National service legislation in the early 1990s allowed for the institutionalization of civic engagement programs in U.S. higher education. While these programs are often celebrated for promoting civic and democratic engagement among college students, the broader political, social, and economic context for why the legislation progressed is often ignored. Utilizing historical discourse analysis with national service proposals and associated congressional documents from 1989 to 1993, we examine policy makers' rhetoric to 1) highlight their rationales for national service and 2) illustrate who and what they posit that national service is for. Through this investigation, we argue that political leaders used service and the amelioration of social problems as a way of instituting neoliberal logics, both in terms of economics (e.g., defunding social programs, thereby shifting civic and social responsibility to individuals and communities) and governance (e.g., through social control). We further contend that the mechanism of civic engagement has been one way that higher education has motivated youth to perform ideas and behaviors that align with the state, thereby further enabling neoliberalism's advancement.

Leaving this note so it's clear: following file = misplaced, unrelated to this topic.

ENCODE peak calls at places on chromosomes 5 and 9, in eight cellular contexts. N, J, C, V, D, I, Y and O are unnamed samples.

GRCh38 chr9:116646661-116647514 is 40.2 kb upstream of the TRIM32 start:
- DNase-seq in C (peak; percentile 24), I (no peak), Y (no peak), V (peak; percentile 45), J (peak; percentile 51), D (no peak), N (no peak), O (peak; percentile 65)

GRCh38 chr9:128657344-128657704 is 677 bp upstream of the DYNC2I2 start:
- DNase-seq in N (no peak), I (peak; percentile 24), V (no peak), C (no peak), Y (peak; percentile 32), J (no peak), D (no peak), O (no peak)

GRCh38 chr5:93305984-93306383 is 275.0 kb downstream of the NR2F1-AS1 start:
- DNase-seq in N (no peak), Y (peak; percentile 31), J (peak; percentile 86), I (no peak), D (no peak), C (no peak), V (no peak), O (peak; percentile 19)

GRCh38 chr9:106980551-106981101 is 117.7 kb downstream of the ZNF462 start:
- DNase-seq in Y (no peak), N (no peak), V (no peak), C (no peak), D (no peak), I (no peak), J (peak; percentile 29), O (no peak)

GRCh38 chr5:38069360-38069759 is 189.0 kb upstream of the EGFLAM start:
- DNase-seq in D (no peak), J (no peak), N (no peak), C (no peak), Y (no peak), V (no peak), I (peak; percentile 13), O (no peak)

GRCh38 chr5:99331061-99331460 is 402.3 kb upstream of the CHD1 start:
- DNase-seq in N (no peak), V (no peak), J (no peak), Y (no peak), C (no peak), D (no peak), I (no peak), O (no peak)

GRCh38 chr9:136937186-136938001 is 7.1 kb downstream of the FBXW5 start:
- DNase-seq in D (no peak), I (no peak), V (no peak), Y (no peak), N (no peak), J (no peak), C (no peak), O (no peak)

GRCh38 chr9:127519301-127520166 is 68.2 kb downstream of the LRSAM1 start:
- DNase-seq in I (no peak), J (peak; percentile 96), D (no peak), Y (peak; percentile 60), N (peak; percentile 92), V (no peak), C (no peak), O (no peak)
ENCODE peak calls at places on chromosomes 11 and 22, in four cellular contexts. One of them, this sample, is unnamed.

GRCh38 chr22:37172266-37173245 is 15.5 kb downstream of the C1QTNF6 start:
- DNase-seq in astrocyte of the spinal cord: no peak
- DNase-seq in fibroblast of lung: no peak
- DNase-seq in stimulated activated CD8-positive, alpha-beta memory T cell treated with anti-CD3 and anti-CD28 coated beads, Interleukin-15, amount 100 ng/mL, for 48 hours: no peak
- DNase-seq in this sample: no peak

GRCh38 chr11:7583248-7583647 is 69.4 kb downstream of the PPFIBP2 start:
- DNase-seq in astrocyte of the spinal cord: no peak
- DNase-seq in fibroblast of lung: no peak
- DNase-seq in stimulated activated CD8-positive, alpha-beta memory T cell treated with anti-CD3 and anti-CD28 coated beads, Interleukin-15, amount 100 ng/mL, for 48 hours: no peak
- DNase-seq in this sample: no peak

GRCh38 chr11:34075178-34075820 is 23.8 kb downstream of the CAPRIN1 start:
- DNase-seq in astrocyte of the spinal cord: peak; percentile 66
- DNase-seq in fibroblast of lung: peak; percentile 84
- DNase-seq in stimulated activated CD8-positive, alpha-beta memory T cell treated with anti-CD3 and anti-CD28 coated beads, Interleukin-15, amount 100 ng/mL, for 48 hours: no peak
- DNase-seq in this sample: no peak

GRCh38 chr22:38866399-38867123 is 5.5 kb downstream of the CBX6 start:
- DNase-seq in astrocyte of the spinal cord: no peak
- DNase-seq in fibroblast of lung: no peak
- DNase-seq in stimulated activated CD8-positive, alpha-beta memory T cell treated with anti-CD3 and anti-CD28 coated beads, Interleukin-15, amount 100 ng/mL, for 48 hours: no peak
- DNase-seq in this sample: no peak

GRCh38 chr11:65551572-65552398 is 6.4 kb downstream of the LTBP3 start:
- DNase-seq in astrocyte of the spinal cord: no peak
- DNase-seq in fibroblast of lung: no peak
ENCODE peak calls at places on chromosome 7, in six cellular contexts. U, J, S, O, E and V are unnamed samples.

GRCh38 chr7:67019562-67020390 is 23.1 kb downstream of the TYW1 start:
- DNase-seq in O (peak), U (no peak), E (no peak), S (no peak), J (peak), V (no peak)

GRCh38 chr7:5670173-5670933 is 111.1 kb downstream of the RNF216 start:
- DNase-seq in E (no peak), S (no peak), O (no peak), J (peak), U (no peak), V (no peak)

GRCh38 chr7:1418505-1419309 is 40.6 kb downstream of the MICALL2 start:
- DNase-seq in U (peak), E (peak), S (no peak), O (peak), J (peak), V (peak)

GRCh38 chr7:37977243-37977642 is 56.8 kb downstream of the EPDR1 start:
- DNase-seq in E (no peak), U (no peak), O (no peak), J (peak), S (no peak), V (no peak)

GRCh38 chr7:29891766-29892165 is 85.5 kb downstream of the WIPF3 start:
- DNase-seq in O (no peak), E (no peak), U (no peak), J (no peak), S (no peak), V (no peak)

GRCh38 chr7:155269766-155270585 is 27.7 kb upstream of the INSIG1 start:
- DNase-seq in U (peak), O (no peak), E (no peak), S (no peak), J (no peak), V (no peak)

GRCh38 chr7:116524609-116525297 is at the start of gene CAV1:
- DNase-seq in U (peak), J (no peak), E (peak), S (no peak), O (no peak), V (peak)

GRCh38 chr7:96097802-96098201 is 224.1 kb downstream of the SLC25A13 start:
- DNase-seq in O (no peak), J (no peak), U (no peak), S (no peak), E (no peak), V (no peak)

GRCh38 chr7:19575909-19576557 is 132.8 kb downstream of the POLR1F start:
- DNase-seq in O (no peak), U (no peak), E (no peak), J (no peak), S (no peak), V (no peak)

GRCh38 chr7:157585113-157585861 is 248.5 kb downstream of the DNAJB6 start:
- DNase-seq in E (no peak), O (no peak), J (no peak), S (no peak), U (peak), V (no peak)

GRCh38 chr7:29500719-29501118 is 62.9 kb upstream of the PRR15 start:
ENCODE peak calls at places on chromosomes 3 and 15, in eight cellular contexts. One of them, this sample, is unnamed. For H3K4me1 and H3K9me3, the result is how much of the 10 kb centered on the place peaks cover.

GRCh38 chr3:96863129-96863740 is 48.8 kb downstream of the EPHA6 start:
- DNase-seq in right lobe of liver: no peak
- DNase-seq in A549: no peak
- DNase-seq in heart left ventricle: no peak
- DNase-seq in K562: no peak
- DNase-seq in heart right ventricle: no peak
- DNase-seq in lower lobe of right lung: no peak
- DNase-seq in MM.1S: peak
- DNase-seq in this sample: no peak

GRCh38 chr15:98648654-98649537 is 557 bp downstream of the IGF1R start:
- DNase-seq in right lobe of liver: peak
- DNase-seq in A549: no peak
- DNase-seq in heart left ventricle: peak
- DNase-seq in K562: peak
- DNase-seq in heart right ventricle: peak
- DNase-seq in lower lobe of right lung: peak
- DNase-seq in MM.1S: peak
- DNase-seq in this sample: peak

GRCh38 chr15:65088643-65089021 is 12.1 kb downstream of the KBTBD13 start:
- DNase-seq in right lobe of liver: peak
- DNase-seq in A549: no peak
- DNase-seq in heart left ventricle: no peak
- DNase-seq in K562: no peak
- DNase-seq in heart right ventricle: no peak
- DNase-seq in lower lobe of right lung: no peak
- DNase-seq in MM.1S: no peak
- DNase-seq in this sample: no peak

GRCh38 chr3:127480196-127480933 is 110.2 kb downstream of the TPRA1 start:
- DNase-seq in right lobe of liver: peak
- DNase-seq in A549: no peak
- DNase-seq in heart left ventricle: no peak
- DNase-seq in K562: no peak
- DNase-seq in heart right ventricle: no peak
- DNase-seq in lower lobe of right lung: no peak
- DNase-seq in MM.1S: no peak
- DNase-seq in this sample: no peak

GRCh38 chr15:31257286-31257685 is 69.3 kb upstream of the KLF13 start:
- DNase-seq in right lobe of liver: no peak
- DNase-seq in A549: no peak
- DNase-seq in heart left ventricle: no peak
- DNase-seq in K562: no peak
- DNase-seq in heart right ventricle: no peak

Keywords: historical discourse analysis, governance, neoliberalism, civic engagement, higher education
How to Cite:
Rost-Banik, C. & Perrotti, C., (2021) “Shaping Service Initiatives through Neoliberal Economics and Governance: An Analysis of Policy Makers’ Rhetoric”, Journal of Critical Thought and Praxis 10(2). doi: https://doi.org/10.31274/jctp.11614